# Angles of a triangle, in Hilbert spaces and in metric spaces

Solid angles of a tetrahedron

Does the statement

"the side opposite the largest angle has the largest length (and similarly for smallest angle)"

hold in a) Hilbert spaces? b) metric spaces? (where angle is defined by the construction in: A new notion of angle between three points in a metric space by Andrea Mondino http://arxiv.org/abs/1302.0520), c) any other spaces where angles and lengths can be defined? d) in rational trigonometry the statement would be about spreads and quadrances in any field with any quadratic form, but how would you order the spreads and quadrances of a triangle in an arbitrary field?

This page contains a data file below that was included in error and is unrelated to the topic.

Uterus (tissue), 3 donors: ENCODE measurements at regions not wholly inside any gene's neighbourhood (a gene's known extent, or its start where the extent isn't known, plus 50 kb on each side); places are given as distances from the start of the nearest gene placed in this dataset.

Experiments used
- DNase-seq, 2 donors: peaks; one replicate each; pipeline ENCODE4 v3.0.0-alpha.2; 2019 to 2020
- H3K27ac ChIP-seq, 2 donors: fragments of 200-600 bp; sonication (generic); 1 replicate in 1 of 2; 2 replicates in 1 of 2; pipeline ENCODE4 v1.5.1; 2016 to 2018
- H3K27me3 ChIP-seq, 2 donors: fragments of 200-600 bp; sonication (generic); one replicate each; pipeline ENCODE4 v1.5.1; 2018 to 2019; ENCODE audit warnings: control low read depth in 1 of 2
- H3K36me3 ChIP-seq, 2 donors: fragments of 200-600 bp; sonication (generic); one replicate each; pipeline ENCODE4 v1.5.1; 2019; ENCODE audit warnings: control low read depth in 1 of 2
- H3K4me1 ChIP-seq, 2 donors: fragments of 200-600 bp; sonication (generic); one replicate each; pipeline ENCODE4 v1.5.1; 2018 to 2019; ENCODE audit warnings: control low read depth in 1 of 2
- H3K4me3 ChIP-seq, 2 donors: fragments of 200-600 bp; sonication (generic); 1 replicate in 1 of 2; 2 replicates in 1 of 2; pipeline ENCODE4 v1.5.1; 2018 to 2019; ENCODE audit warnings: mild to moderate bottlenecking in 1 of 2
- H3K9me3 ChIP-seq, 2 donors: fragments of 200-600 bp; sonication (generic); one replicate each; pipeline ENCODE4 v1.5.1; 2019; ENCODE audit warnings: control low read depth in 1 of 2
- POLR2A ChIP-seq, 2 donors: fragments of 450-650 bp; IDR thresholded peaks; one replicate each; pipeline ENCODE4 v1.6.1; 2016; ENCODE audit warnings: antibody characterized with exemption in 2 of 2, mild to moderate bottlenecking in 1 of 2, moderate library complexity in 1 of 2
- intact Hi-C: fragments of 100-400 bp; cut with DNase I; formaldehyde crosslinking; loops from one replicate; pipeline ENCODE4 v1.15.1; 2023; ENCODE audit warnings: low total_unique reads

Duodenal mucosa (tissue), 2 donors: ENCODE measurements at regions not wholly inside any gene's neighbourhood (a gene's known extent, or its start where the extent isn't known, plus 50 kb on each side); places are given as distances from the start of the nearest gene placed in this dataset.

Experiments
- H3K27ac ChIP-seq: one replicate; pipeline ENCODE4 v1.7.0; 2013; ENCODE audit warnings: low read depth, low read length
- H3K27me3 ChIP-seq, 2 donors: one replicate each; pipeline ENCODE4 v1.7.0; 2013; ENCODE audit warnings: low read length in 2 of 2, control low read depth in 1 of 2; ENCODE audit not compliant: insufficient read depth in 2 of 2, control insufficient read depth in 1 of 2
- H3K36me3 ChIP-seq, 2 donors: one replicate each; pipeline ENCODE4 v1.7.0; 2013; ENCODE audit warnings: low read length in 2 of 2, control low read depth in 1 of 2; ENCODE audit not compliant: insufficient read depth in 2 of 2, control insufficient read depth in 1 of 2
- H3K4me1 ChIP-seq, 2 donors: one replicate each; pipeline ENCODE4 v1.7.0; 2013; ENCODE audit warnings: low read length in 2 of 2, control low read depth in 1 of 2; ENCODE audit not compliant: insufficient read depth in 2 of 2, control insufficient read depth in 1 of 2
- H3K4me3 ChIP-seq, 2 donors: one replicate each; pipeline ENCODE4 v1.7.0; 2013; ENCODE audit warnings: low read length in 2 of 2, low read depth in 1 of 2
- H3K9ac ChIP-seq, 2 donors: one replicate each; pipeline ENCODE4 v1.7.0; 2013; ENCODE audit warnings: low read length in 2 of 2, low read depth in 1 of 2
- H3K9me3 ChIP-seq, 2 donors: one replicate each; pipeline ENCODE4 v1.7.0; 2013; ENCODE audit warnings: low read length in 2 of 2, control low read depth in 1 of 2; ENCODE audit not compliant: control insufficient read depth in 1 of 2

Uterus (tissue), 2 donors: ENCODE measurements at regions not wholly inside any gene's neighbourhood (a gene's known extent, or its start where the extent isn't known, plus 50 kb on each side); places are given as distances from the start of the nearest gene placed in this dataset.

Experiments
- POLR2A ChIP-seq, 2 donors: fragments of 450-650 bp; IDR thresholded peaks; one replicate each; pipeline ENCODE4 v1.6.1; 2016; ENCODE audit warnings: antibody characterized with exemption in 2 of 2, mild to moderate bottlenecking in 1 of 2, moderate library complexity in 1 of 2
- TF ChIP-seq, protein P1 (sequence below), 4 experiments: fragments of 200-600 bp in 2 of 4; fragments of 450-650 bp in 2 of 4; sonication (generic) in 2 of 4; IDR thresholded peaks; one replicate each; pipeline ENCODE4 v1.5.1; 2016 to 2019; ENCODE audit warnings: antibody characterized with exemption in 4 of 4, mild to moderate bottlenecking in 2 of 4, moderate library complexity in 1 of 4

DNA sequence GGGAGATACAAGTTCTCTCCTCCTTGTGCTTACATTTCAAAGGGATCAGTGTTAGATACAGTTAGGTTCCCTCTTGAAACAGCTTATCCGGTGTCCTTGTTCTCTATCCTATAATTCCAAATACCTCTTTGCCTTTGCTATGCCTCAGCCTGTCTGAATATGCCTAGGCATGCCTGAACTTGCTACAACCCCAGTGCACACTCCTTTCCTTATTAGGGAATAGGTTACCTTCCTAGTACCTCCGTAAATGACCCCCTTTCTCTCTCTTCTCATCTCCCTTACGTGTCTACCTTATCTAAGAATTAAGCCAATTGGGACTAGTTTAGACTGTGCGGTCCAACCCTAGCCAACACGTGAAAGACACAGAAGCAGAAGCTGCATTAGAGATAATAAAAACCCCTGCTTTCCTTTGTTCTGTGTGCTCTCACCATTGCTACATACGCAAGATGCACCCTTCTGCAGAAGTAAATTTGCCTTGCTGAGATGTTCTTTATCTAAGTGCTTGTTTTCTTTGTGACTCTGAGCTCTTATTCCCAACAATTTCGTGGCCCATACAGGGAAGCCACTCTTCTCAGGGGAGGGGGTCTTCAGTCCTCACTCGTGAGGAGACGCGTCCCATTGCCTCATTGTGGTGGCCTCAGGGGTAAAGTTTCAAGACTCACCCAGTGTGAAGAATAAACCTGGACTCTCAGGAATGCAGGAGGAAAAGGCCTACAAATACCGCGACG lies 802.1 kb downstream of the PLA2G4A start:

In b) we have metric but no algebra, and in d) we have algebra but no metric.

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In a Hilbert space, each triangle lies in a 2-dimensional subspace where lengths and angles are exactly as in Euclidean $\mathbb R^2$, so Euclidean facts about triangles remain true for triangles in Hilbert space. – Andreas Blass Mar 19 '13 at 12:53